For Dora Mae Ellington

Fifty-six years ago you gave birth to me.

So much of my past has fallen silent.
Pale images float unheeded through my memories,
faces places amassing anonymously,
from one moment to the next, indistinguishable
leaving me—what?—less than I am perhaps.

But I remember your smile, so full,
your heart so rich and reaching out,
ever offering warmth and comfort
to friends and family and indeed
to anyone you might chance upon.

For that was precisely who you were—
a woman of such love and kindness,
always mindful of the needs of others,
always seeking to help and hold
and bring peace to those around you.

Did you know, father still reaches for you,
touches your photo every night before bed,
his heart ever dwelling with you.
We all miss you. How could we not?
You, who meant so much to us all.

I do not care for birthdays anymore,
at least, not my own, not really.
But if this day matters at all,
as it does to my beautiful wife, my children,
it matters because of you, Mother.

Thank you for all you did for me,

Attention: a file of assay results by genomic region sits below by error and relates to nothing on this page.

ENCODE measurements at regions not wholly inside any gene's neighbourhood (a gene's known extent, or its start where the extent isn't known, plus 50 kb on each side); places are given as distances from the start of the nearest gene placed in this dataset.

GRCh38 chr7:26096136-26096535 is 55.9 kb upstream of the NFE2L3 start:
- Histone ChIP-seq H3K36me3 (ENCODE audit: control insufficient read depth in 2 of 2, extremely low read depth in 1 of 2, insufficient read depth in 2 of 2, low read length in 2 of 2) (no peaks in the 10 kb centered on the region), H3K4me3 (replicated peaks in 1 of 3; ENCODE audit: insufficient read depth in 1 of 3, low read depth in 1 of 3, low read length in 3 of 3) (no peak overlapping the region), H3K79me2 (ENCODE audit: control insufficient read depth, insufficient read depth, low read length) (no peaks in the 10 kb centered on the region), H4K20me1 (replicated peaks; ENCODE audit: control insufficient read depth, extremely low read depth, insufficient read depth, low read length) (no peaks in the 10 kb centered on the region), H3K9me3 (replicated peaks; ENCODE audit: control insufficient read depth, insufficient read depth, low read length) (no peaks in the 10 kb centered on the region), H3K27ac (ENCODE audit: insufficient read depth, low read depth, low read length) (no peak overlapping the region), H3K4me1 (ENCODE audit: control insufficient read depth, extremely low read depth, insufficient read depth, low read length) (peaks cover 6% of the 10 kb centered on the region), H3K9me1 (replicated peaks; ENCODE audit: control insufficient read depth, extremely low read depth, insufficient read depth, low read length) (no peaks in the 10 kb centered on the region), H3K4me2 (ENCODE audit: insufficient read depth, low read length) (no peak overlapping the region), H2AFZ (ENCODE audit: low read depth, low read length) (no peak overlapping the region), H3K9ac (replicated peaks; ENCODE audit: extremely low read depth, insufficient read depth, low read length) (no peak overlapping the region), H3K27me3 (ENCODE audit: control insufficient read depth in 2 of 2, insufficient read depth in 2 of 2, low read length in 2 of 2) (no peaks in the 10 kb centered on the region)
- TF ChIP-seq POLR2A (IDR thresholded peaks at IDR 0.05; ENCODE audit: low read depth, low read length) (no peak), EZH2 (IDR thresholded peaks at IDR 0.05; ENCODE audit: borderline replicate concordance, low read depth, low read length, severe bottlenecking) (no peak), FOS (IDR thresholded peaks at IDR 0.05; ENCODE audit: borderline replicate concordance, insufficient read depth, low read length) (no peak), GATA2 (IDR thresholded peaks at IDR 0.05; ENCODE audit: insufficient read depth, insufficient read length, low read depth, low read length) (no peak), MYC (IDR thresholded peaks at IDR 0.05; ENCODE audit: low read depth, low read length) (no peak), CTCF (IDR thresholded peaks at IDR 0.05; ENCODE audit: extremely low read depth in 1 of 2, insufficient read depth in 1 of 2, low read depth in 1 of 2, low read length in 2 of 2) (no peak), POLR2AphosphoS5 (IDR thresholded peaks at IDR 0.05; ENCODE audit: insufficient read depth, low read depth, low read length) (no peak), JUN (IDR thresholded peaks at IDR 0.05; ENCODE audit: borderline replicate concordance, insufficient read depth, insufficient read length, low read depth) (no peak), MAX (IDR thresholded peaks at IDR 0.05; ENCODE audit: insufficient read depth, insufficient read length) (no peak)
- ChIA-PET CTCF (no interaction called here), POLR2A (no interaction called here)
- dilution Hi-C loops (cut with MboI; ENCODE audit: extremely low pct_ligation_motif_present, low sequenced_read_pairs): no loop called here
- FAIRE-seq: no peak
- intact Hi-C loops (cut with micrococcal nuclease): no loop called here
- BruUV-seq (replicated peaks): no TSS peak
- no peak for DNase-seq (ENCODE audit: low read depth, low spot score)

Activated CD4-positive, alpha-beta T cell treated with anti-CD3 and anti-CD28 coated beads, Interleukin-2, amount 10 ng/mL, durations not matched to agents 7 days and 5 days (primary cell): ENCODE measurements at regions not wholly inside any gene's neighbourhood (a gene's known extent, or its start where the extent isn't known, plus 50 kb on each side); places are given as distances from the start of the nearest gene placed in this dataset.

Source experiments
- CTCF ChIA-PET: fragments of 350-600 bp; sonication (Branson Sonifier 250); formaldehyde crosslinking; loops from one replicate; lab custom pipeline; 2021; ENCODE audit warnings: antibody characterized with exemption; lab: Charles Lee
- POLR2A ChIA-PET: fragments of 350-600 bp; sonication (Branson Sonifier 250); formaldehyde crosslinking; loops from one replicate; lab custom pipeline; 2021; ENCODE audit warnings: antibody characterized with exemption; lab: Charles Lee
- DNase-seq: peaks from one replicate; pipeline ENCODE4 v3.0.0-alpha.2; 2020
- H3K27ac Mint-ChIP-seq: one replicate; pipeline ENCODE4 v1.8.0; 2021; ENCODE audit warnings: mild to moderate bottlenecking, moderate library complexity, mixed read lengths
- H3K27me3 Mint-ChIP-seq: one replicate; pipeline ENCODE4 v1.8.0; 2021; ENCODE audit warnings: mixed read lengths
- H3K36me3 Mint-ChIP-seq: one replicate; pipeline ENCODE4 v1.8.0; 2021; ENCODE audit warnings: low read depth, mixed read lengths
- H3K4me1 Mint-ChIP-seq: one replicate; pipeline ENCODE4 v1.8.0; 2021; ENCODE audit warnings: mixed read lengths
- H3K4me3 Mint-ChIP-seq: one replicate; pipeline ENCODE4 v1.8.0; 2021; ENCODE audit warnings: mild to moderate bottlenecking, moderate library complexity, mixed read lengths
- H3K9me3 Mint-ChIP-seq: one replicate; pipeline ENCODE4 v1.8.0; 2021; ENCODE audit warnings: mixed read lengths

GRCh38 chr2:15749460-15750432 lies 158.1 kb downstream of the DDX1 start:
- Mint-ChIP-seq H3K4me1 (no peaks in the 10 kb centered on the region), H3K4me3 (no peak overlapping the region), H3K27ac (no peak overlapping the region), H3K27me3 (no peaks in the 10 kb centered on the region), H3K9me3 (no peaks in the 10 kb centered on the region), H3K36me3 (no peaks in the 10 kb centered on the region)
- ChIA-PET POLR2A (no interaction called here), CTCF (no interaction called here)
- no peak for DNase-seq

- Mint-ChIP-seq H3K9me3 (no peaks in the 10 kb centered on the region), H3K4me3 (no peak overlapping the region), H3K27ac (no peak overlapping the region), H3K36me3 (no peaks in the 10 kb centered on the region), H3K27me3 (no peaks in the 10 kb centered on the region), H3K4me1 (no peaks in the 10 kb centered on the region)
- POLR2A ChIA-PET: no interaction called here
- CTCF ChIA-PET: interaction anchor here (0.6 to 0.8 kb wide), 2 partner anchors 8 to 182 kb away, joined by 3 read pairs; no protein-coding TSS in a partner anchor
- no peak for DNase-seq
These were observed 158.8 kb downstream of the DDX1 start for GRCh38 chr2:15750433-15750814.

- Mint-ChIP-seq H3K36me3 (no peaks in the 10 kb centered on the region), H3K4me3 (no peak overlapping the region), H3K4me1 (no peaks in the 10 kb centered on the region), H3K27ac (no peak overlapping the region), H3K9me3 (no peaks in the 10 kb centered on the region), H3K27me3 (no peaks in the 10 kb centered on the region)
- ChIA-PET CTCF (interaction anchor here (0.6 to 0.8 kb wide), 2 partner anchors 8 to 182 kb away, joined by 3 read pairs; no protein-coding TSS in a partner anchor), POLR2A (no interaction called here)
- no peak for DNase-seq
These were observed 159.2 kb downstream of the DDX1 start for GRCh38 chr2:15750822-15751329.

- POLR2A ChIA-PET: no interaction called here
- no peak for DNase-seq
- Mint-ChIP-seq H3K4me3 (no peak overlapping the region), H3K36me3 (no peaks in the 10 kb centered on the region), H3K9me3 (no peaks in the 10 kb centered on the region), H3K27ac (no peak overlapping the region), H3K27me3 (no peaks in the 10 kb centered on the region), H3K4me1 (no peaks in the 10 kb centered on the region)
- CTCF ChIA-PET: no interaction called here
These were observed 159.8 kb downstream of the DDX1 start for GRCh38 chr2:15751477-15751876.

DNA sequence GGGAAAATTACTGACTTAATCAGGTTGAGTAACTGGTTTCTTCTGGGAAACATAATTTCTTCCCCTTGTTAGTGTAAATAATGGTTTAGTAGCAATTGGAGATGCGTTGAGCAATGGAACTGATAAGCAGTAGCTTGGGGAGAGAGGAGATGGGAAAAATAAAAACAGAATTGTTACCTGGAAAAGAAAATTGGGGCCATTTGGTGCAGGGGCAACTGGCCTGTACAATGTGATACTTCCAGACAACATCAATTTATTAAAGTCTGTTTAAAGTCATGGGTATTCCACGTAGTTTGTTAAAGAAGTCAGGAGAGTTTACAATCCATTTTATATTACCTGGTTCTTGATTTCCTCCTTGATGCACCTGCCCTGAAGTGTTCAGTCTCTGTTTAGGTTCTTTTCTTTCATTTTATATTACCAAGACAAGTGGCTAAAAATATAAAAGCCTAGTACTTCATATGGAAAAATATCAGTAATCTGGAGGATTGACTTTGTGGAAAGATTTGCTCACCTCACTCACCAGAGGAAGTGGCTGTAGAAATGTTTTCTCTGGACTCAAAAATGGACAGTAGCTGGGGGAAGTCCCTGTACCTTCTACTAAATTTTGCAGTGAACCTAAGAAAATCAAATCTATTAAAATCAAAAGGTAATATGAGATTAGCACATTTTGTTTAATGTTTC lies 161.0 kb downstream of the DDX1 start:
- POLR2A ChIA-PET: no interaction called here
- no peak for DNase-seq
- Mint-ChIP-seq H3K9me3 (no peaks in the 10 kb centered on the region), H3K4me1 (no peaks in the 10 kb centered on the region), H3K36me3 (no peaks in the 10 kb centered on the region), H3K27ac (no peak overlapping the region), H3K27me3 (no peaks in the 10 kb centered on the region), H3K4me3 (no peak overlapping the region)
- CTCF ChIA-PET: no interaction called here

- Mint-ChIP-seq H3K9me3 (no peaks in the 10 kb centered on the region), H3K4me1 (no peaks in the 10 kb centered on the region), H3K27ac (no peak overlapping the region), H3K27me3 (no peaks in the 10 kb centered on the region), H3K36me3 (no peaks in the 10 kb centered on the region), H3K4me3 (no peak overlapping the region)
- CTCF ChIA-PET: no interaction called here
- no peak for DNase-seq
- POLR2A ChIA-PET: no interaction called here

for all of us.

We will never forget you.


For M

a sound, an eager angry sound from him
and so commences this your wedded life
with a lingering squeal so shrilly sublime

a word from his lips driven spiky-spitted
into your tormented brain, there to reside
a grave reminder for all this engrainèd union

a touch of his once sweet tender wooing
quickly devolved breast-bared into brittle
battering demanding of you fleshly more

a chastisement that you-not-he have failed
and in failing have delivered up any claim
you might have borne to being in the right

a time that has passed and yet shall never
pass beyond remembering in glaring gray
these petulant petals of remorse no more

a you beyond any she he could ever know
being so wonderfully free and unrepentant
while strolling bare-foot in ever virgin fields

this image I behold and bequeath unto you
from a time I cannot see, but feel like daggers
deeply buried in this world-aging heart

Salt Lake City 08 May 2012